|Year : 2020 | Volume
| Issue : 5 | Page : 75-77
Anesthesia practice in Covid-19 era: Unprecedented problems call for extraordinary solutions
Anju Gupta, Sayan Nath, Anjan Trikha
Department of Anesthesiology, Pain Medicine and Critical Care, AIIMS, New Delhi, India
|Date of Submission||05-May-2020|
|Date of Acceptance||27-Jun-2020|
|Date of Web Publication||24-Jul-2020|
Dr. Anju Gupta
A-437, Sarita Vihar, New Delhi - 110 076
Source of Support: None, Conflict of Interest: None
|How to cite this article:|
Gupta A, Nath S, Trikha A. Anesthesia practice in Covid-19 era: Unprecedented problems call for extraordinary solutions. J Anaesthesiol Clin Pharmacol 2020;36, Suppl S1:75-7
|How to cite this URL:|
Gupta A, Nath S, Trikha A. Anesthesia practice in Covid-19 era: Unprecedented problems call for extraordinary solutions. J Anaesthesiol Clin Pharmacol [serial online] 2020 [cited 2021 May 19];36, Suppl S1:75-7. Available from: https://www.joacp.org/text.asp?2020/36/5/75/290617
Global healthcare system was caught off guard by a huge crisis in the beginning of 2020 when a pneumonia outbreak which originated from the city of Wuhan in Hubei province of China quickly spread across borders. The causative agent was identified as a novel coronavirus (SARS-COV-2) by the World Health Organization (WHO) and a pandemic was declared on March 11, 2020 affecting over 100 countries. By 4th May 2020, more than 34 million people were infected globally and about 2.39 million had died making it one of the worst global disease outbreaks in a century. The current pandemic situation can potentially overwhelm the health care resources in the coming times and may impair the delivery of optimal care to patients requiring surgical interventions. Therefore, planned and judicious utilization of manpower and resources is of prime importance.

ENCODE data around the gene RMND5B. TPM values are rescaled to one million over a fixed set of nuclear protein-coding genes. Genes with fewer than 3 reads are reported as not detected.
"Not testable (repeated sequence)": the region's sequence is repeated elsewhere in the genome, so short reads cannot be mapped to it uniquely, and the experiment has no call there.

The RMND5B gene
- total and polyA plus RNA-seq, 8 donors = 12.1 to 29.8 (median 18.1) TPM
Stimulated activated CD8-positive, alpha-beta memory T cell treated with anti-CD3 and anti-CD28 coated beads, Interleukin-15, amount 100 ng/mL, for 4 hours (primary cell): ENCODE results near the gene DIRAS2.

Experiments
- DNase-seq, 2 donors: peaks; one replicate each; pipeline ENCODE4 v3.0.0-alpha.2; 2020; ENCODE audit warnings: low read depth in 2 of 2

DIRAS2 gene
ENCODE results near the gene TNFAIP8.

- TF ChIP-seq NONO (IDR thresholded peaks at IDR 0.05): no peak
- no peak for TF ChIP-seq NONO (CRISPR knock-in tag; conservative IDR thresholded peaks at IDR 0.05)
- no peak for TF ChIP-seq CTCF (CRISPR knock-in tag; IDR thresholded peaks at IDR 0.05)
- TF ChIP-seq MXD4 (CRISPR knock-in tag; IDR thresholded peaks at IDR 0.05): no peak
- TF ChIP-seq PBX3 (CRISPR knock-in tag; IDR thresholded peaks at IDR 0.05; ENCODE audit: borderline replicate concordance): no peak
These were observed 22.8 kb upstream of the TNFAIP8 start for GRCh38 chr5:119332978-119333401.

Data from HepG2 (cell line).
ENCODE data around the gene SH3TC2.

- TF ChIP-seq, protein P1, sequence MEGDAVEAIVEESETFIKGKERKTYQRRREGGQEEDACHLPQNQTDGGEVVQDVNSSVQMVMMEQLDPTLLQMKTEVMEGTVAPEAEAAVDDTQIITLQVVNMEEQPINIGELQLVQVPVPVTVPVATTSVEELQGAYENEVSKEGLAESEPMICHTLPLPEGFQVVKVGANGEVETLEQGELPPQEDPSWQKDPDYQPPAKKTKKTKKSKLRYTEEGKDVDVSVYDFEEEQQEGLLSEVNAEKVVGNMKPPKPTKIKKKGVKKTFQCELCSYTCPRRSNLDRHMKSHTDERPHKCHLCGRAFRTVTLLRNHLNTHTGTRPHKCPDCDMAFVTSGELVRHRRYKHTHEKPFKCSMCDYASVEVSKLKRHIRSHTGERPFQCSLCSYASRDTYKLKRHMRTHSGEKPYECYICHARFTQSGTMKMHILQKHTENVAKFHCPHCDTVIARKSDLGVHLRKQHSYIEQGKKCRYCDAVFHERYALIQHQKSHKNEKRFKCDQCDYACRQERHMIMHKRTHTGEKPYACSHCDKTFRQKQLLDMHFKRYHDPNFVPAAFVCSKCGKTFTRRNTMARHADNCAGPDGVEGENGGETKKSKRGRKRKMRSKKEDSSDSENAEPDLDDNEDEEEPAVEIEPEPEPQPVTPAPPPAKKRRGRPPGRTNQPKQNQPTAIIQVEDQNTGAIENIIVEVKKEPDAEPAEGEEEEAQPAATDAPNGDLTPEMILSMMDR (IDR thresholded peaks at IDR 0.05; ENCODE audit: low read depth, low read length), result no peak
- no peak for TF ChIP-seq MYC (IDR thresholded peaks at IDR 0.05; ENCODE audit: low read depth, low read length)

Healthcare workers (HCWs) in direct care of patients are at increased risk of contracting the virus and hence it is of immense importance to educate, train, and protect HCWs to carry out their duties safely amidst the disease outbreak. Suspected or confirmed COVID patients pose unique challenges for the anesthetist due to its contagiousness and systemic implications of the illness. Hence a sound knowledge of the disease epidemiology and personal preventive measures is of immense importance for the anesthesiologists. Many leading Societies of Anesthesiology across the world have put forward working principles and guidelines for perioperative management of COVID-19 patients.,,
The present issue of this journal has many articles discussing anesthetic concerns for a confirmed or suspected COVID-19 patient, challenges in scheduling elective surgeries in COVID-19 era, preventing HCPs exposure to COVID-19, and anesthesia in COVID-19 patients scheduled for emergency laparotomy.
Neethirajan et al., discuss the challenges in scheduling elective surgeries in COVID-19 era. A blanket cancellation policy has one major challenge that a cancellation or delay in an indicated surgery can contribute to patient's morbidity and mortality. On the other hand, if a patient who has undetected or mild COVID-19 disease is operated, he/she may transmit the infection to the operative team and other HCWs involved in his/her care. Also, the COVID patients who are operated have poorer outcomes due to perioperative immunosuppression, venous thromboembolism, unmasking of severe infection, etc. Hence, a balanced approach considering the demand–supply analysis, that is, local and institutional COVID burden versus available resources, along with the nature of the surgical illness and its expected course and stage of pandemic should be taken into consideration.